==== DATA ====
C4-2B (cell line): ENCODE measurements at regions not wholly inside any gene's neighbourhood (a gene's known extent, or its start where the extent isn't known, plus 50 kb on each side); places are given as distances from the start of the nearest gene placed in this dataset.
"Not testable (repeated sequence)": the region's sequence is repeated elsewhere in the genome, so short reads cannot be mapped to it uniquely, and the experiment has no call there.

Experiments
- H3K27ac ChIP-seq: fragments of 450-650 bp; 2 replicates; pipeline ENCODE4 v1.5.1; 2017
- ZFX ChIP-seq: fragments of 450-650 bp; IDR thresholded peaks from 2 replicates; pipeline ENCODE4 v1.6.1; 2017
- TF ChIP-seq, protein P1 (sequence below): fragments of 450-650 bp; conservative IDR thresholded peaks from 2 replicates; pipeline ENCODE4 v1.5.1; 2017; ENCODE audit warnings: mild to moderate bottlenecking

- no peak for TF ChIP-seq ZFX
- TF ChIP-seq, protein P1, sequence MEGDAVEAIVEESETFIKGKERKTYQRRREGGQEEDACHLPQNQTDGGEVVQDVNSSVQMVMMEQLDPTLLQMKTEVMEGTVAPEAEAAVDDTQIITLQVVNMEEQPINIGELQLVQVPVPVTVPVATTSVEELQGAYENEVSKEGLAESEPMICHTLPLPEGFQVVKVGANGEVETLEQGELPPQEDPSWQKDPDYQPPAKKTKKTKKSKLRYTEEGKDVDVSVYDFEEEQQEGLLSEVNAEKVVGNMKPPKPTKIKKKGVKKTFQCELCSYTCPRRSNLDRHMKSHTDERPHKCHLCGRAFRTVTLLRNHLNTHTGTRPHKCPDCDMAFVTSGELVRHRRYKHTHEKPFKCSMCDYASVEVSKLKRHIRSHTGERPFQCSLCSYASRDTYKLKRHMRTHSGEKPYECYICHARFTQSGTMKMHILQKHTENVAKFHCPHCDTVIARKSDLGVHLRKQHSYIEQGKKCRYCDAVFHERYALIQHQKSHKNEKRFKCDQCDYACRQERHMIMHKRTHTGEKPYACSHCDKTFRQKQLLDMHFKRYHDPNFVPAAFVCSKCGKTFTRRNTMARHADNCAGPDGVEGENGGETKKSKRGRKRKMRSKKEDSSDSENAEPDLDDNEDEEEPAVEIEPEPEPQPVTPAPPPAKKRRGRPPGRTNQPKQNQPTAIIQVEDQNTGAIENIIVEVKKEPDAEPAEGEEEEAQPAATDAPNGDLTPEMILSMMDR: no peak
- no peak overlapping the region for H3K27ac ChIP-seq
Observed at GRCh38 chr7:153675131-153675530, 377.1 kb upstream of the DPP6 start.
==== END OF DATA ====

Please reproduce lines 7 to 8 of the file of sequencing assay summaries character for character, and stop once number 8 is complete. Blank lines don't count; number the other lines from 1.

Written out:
- no peak for TF ChIP-seq ZFX
- TF ChIP-seq, protein P1, sequence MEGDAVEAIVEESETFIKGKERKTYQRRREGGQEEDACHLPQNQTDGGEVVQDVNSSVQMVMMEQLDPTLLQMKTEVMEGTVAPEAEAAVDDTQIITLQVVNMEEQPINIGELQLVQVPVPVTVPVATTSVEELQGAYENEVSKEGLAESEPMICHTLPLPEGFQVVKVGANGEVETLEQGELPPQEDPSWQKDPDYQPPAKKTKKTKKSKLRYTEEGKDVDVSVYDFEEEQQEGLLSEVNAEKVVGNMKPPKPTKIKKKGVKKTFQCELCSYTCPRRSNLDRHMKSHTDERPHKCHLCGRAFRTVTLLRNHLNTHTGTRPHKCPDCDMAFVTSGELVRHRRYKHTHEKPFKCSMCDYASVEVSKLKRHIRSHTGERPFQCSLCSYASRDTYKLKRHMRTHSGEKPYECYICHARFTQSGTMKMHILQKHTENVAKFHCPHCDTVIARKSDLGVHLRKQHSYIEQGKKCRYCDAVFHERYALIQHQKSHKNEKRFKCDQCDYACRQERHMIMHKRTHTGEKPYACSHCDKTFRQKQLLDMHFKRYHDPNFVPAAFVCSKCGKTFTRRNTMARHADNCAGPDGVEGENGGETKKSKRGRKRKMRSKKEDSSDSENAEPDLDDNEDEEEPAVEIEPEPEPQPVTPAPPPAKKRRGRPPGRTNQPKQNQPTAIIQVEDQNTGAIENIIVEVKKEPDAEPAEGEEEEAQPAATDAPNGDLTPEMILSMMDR: no peak